"Why did not Christ come immediately after the fall of man? Why was not Revelation made at once? Simply because it could not be....In Eden language took form, but it was not sufficient for Revelation. Adam probably knew very little, and God treated him accordingly. He did not give him such a law as he gave to Israel at Sinai, but he treated him as you would an infant."

Here we see the effect of the Evolution theory, in which the Bishop is evidently a believer. Since that theory is the very opposite of the Bible theory, conflicts at every point are unavoidable. The Bishop looks at our civilization, then backward along the aisles of history, noting the ignorance of the past upon every subject. He, with all others who lose confidence in the Bible, jumps to the conclusion that Adam was an infant, with whom language began to take form. He, however, states the matter more agreeably and more Scripturally than to say that [R1717 : page 324] Adam was an ape of a high order of development, and that in him the ape chatter began to take form, or to become a language.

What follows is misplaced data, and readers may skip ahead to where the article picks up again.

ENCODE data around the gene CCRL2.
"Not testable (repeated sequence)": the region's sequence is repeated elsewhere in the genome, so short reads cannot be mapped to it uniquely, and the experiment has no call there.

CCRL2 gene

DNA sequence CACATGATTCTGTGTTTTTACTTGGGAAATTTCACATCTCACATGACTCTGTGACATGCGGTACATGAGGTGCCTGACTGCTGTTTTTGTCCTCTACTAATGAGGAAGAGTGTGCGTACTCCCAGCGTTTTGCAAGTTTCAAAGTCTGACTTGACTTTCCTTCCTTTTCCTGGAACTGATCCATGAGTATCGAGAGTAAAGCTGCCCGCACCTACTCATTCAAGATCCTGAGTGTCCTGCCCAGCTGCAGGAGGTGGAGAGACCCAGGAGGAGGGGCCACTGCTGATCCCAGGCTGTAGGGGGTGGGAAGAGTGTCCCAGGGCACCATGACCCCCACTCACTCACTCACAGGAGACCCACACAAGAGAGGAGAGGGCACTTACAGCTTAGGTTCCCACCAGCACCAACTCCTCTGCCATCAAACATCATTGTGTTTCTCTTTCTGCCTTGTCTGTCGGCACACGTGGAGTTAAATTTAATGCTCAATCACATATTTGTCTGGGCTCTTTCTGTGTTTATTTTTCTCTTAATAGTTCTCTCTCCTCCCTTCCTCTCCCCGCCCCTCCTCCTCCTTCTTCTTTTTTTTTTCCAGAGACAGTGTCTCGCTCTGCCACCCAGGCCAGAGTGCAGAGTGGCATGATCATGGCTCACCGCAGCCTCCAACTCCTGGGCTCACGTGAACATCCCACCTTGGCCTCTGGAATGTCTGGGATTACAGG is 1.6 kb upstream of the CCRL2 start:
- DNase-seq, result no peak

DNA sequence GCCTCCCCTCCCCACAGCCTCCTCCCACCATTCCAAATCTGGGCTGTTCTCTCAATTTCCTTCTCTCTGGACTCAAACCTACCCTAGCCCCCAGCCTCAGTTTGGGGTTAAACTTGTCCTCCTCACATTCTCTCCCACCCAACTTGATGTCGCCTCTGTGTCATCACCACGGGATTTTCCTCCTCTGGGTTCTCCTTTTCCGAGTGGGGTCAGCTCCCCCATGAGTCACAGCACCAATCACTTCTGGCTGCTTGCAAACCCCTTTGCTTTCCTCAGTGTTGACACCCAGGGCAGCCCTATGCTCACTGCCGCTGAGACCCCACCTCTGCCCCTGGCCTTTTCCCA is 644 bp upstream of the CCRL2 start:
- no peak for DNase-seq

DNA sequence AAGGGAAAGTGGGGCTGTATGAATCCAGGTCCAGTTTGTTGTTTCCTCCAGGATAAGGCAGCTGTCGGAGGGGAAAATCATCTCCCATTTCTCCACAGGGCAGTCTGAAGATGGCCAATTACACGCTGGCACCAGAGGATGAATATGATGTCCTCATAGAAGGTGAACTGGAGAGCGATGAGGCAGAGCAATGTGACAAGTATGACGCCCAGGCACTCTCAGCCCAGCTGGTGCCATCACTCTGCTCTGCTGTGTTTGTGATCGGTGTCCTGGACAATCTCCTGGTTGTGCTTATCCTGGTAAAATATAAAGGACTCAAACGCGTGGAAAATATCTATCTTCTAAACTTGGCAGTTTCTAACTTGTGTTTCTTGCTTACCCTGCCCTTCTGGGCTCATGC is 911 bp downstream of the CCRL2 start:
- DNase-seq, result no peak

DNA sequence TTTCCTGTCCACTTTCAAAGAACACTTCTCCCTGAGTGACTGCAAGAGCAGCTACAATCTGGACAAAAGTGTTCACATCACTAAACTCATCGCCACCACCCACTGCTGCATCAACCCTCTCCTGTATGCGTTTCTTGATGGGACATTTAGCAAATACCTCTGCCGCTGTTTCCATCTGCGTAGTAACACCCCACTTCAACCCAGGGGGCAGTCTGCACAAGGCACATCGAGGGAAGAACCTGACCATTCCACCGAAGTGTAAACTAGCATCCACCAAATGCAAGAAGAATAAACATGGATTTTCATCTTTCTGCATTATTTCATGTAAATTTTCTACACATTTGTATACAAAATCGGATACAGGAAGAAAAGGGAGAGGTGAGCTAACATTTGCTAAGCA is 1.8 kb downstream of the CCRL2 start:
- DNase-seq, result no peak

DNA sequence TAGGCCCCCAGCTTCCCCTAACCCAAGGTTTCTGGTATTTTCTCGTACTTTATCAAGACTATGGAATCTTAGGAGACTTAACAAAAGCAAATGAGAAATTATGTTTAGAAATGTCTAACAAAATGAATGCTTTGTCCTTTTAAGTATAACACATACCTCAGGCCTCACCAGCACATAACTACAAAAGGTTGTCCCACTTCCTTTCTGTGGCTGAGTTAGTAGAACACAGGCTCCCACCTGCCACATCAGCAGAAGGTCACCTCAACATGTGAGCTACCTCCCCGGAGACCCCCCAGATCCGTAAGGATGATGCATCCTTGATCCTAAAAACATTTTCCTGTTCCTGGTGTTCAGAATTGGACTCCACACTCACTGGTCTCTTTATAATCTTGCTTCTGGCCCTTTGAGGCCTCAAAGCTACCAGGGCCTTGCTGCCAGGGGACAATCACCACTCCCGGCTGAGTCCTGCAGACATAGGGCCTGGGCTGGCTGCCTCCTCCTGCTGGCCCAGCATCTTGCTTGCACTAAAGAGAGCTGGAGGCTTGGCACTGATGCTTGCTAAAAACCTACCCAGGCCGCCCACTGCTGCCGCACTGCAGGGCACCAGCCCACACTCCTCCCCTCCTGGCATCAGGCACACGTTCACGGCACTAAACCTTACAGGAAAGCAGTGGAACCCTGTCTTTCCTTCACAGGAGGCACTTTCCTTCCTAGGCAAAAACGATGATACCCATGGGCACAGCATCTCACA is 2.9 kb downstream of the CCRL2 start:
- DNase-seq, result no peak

The Bishop is right in supposing that his words were more acceptable to his hearers than if he had put the matter bluntly, as Darwin and others have done. The Bishop's language, however, is the more dangerous; for it sugar-coats the doctrine and hides its true unscriptural character from some of God's children who would resent, as unscriptural, the idea that Adam was an ape and that his race has "fallen upward" for the past six thousand years.

The Scriptural position, briefly stated, is that God, instead of creating Adam down at or near the brute level, created him in his own image and likeness, and pronounced him, Very good! God does not, however, pronounce the natural man of to-day, Very good. On the contrary, he declares that all have sinned; all are out of the way; all are fallen; there is none righteous, no, not one; and that only under cover of the imputed righteousness of Christ can any be acceptable with God or have communion with him. But Adam had fellowship and communion with God and was called his "son" (Luke 3:38), up to the time of his transgression and sentence.